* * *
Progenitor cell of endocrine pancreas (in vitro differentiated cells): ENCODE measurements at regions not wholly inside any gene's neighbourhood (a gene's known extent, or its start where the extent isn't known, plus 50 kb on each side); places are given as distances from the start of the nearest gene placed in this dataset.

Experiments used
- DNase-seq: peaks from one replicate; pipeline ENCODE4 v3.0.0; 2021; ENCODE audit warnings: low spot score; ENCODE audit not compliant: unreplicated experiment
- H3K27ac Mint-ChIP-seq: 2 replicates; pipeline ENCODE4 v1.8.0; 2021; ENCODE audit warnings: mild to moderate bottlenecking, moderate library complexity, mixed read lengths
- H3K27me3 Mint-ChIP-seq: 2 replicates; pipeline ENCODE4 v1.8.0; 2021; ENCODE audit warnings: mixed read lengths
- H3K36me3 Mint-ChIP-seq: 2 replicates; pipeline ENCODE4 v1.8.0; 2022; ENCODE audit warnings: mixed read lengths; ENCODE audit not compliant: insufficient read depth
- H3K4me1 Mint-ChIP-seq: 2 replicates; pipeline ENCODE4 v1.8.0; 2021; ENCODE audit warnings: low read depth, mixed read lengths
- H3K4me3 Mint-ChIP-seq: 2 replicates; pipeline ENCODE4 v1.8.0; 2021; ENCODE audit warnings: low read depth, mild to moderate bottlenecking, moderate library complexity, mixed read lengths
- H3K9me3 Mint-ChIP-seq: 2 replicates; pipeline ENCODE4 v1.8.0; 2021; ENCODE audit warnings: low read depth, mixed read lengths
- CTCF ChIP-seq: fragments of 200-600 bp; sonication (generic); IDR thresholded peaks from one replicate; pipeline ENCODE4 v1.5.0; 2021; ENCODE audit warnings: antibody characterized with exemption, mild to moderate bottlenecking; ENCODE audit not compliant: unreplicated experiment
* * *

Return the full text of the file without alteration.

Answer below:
Progenitor cell of endocrine pancreas (in vitro differentiated cells): ENCODE measurements at regions not wholly inside any gene's neighbourhood (a gene's known extent, or its start where the extent isn't known, plus 50 kb on each side); places are given as distances from the start of the nearest gene placed in this dataset.

Experiments used
- DNase-seq: peaks from one replicate; pipeline ENCODE4 v3.0.0; 2021; ENCODE audit warnings: low spot score; ENCODE audit not compliant: unreplicated experiment
- H3K27ac Mint-ChIP-seq: 2 replicates; pipeline ENCODE4 v1.8.0; 2021; ENCODE audit warnings: mild to moderate bottlenecking, moderate library complexity, mixed read lengths
- H3K27me3 Mint-ChIP-seq: 2 replicates; pipeline ENCODE4 v1.8.0; 2021; ENCODE audit warnings: mixed read lengths
- H3K36me3 Mint-ChIP-seq: 2 replicates; pipeline ENCODE4 v1.8.0; 2022; ENCODE audit warnings: mixed read lengths; ENCODE audit not compliant: insufficient read depth
- H3K4me1 Mint-ChIP-seq: 2 replicates; pipeline ENCODE4 v1.8.0; 2021; ENCODE audit warnings: low read depth, mixed read lengths
- H3K4me3 Mint-ChIP-seq: 2 replicates; pipeline ENCODE4 v1.8.0; 2021; ENCODE audit warnings: low read depth, mild to moderate bottlenecking, moderate library complexity, mixed read lengths
- H3K9me3 Mint-ChIP-seq: 2 replicates; pipeline ENCODE4 v1.8.0; 2021; ENCODE audit warnings: low read depth, mixed read lengths
- CTCF ChIP-seq: fragments of 200-600 bp; sonication (generic); IDR thresholded peaks from one replicate; pipeline ENCODE4 v1.5.0; 2021; ENCODE audit warnings: antibody characterized with exemption, mild to moderate bottlenecking; ENCODE audit not compliant: unreplicated experiment